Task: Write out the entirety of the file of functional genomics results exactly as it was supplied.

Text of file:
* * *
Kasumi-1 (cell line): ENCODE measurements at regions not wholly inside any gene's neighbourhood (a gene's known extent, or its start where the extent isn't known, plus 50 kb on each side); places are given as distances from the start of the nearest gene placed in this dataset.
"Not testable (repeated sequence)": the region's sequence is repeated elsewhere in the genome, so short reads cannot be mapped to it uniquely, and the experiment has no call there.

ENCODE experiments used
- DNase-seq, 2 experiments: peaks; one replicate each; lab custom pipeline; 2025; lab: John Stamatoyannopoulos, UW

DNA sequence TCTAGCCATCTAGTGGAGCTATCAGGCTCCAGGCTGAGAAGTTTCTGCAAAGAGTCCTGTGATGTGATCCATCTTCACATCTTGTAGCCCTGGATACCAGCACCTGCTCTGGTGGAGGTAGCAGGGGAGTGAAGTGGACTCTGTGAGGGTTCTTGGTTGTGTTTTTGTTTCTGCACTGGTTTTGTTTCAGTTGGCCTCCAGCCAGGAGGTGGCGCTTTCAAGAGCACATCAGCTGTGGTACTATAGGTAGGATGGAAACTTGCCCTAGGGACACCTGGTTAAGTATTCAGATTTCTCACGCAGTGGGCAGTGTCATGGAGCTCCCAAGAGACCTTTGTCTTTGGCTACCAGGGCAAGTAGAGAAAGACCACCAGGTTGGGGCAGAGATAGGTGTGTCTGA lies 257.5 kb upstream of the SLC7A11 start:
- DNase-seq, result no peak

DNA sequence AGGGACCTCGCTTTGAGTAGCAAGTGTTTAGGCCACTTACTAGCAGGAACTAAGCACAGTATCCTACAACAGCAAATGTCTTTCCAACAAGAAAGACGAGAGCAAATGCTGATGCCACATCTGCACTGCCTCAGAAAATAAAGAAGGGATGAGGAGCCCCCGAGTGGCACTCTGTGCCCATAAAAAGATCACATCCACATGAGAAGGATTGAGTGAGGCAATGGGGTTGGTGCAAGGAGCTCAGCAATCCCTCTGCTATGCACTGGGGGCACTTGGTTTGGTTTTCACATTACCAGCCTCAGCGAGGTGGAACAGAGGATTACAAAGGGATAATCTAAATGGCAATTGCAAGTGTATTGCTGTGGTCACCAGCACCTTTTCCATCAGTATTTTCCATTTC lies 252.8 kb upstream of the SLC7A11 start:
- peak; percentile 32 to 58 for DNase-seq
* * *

Kasumi-1 (cell line): ENCODE measurements at regions not wholly inside any gene's neighbourhood (a gene's known extent, or its start where the extent isn't known, plus 50 kb on each side); places are given as distances from the start of the nearest gene placed in this dataset.
"Not testable (repeated sequence)": the region's sequence is repeated elsewhere in the genome, so short reads cannot be mapped to it uniquely, and the experiment has no call there.

ENCODE experiments used
- DNase-seq, 2 experiments: peaks; one replicate each; lab custom pipeline; 2025; lab: John Stamatoyannopoulos, UW

DNA sequence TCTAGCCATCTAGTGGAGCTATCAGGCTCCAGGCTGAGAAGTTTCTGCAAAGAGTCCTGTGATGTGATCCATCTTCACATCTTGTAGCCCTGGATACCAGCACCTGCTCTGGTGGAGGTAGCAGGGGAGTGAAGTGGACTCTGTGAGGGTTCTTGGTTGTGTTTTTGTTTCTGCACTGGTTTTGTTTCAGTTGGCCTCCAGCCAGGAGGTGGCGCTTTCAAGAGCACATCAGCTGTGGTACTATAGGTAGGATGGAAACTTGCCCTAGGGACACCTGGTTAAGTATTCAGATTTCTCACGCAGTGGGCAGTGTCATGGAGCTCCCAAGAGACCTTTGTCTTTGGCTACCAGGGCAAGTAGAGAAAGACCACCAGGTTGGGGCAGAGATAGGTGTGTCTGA lies 257.5 kb upstream of the SLC7A11 start:
- DNase-seq, result no peak

DNA sequence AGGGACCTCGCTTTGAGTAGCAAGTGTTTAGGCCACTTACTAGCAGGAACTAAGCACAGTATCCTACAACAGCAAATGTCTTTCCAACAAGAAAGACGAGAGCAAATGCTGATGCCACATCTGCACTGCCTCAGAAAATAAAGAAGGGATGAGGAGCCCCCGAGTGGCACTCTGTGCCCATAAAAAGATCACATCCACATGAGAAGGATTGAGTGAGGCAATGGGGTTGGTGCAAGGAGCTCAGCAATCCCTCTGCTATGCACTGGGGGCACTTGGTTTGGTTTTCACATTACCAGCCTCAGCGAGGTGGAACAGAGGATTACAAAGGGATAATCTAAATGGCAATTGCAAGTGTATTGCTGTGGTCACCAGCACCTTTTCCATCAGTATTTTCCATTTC lies 252.8 kb upstream of the SLC7A11 start:
- peak; percentile 32 to 58 for DNase-seq